Late last night I had asked folks on my personal journal for suggestions on what I should talk about at DGD. Since I’m a designer, not a writer (nor do I aspire to be one, or play one on TV), and like it or not, blogging in public is well, blogging in public, it’s partially about who is reading as opposed to who is (grudgingly) writing.
I got a lot of suggestions, but the biggest problem I found with them is that they all tend to run into a roadblock somewhere along the way. Either they’re asking about things that I don’t have enough information about to speak on with any kind of firm knowledge, or they’re asking for in-depth things about past projects, which I don’t mind doing but I worry that it will get me further typecast into kinds of design I honestly am trying to break away from since that’s what people will see when they come here.
On the other mitten, I also worry about talking too much about projects I’m just starting to work on, or am conceptualizing. On the one hand, I am all for the free exchange of ideas and it is more about what kinds of design I’d like to be doing. What I worry about is more along the lines of intellectual theft.
And on the third mitten (just call me Kali…), I would like to do more here than just praise or criticize other things on the intertubes, because seriously, that gets old really fast, and I’m a designer, not a design critic, even if thoughtful critique is part of what we do. Granted, I can be a grumpy, critical bitch better than most, but still, I could probably rest on my laurels on that score *forever* at this point and still come out looking like a champ.
So any suggestions (though I am going to try to work my way around the slalom of suggestions I got last night) are welcome. Questions are, as well.
In the meantime, while I’m tapdancing, I wanted to go back to restaurant design for a moment. Okay, not for a moment, since that remains my favorite kind of design. But for now, a moment.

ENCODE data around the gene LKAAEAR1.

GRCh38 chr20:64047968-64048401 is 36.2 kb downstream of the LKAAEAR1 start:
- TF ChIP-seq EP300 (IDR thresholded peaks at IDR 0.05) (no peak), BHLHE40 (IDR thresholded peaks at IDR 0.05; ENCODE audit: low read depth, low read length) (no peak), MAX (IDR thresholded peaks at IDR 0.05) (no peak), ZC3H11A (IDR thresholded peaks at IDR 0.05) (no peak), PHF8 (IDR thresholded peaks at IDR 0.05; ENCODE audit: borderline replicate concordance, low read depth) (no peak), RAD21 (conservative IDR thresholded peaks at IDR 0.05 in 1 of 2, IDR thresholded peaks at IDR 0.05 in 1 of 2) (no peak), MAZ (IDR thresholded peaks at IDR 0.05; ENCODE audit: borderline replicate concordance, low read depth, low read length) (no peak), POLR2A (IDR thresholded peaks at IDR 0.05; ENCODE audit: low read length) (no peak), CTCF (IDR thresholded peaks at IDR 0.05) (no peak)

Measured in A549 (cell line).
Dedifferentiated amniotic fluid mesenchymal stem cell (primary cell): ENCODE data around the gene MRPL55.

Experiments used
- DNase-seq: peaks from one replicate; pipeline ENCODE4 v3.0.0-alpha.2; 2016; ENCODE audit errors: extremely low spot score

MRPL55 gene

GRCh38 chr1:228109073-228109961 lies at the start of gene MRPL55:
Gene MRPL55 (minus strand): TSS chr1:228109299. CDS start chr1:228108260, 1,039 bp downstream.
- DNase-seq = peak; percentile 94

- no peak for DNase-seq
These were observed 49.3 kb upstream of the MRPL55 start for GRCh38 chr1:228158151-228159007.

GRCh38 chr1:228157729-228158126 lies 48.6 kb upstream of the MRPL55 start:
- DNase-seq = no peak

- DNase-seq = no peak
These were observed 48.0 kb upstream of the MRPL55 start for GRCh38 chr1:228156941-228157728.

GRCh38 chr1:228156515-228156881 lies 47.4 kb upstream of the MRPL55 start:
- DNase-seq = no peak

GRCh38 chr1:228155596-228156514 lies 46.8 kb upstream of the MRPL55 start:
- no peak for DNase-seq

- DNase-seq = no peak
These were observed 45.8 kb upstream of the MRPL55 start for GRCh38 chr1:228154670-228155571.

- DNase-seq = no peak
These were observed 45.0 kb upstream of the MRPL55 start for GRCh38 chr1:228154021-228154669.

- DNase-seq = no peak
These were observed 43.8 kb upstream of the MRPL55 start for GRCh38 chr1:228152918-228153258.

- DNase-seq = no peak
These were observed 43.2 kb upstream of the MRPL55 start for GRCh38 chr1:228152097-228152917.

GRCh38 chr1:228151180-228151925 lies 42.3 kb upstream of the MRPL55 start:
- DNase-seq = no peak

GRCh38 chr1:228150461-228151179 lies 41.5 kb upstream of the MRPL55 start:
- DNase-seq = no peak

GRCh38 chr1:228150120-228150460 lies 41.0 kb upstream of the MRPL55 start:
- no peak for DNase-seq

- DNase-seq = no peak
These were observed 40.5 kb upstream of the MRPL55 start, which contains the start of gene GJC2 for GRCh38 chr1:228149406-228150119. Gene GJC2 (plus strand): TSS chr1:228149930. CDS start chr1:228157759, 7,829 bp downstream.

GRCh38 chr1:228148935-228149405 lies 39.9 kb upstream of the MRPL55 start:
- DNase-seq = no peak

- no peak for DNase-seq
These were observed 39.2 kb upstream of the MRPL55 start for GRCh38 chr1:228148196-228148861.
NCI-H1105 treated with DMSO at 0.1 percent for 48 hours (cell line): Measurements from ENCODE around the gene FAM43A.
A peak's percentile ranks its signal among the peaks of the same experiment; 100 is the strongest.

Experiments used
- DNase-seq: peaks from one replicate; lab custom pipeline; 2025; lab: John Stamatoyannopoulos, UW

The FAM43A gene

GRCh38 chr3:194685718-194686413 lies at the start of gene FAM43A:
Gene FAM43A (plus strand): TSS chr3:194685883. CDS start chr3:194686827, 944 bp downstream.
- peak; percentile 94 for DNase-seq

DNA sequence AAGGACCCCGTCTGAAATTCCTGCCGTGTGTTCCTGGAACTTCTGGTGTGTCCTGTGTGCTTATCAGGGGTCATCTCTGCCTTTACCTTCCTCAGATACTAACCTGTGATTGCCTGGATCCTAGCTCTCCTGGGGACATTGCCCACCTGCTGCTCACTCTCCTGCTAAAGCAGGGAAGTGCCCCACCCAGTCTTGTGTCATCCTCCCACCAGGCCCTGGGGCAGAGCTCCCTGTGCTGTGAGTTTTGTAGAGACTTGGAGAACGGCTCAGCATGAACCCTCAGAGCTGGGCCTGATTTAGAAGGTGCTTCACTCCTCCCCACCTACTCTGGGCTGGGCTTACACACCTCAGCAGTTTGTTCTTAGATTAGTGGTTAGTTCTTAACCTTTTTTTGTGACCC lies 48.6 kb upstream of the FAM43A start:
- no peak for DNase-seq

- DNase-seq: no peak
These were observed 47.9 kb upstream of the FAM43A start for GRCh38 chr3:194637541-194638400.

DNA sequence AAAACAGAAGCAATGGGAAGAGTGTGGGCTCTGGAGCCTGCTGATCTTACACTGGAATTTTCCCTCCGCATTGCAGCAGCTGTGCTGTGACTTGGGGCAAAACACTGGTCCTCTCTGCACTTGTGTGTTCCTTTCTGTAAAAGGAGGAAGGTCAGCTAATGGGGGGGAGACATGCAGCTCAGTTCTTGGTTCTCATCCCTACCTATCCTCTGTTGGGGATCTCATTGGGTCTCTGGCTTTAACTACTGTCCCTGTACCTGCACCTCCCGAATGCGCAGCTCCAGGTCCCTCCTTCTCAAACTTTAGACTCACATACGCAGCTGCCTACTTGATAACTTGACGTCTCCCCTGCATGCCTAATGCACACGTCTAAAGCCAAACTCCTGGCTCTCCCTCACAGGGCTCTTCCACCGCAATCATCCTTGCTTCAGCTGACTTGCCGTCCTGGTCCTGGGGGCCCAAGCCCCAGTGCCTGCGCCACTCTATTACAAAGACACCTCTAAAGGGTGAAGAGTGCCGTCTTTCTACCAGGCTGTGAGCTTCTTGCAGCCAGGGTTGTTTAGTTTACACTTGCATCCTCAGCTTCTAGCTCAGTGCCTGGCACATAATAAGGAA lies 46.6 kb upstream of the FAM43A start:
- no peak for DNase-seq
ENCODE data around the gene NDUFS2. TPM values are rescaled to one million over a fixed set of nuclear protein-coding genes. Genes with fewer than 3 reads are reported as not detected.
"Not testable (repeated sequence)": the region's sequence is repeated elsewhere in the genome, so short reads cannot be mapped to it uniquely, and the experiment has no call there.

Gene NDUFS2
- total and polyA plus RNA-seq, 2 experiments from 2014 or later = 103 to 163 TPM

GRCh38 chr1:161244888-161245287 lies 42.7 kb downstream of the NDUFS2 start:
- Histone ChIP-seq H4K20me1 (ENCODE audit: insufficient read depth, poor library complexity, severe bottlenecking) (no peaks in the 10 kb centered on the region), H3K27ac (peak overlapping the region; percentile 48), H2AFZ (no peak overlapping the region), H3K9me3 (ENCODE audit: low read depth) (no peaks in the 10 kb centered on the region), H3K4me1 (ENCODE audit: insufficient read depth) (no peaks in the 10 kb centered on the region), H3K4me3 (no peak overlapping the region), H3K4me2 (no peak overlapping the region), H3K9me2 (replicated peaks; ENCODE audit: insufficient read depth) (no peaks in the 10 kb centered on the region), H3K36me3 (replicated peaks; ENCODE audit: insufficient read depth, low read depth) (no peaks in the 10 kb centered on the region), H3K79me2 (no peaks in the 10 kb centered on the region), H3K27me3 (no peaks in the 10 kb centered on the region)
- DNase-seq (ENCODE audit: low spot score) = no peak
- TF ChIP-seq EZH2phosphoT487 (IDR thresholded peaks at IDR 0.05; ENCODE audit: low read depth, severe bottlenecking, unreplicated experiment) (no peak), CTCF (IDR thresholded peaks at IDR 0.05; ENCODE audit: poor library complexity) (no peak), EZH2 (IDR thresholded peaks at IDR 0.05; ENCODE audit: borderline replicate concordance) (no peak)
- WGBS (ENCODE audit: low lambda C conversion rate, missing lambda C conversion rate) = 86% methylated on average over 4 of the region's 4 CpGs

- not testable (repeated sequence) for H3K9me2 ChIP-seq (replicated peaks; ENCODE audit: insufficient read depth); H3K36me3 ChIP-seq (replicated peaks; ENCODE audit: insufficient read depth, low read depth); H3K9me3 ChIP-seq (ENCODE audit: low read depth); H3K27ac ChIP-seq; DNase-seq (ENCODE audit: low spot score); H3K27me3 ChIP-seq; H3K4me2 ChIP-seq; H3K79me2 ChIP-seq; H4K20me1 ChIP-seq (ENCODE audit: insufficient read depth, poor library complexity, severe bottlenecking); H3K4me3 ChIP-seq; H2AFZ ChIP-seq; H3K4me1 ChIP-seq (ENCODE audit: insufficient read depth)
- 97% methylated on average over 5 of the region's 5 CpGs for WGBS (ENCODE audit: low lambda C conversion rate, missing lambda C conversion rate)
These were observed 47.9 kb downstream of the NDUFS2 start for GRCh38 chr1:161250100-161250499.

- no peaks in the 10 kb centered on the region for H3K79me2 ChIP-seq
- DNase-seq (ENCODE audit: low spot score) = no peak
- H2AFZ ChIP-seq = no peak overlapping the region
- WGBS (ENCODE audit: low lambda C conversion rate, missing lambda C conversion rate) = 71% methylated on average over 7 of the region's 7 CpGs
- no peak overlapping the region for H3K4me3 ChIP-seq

See, design photography is really difficult. It’s often hard to get a decent angle on a space. You’re using a wide angle lens in order to get the whole thing in, which creates a forced perspective and makes rooms look larger than they are. Most restaurants don’t have lighting suited to good photography. Even though it’s a room, and not a person (though sometimes there are people in the room) it’s hard to show what a restaurant really looks like without physically being there in a way that doesn’t “lie”, for good or bad. It occurred to me tonight that I hadn’t taken the opportunity to mention someone who I think does this better than anyone I’ve ever seen.
Noah Kalina(who, as far as I know, is of no relation to my dear departed friend Amy, and isn’t someone I know. I’ve just had his site bookmarked for ages and I think he takes amazing shots of restaurants.) By means of example (and hopefully a way to get everyone to go there and check his archives because they’re amazing), this is his photo of Bar Boulud:
Since I know some of you are totally into restaurant design porn, that ought to keep you busy until I can figure out what I should be talking about here. I’ll be over here tapdancing (and knitting) in the meantime.
P.S. Tori, stop drooling on the keyboard.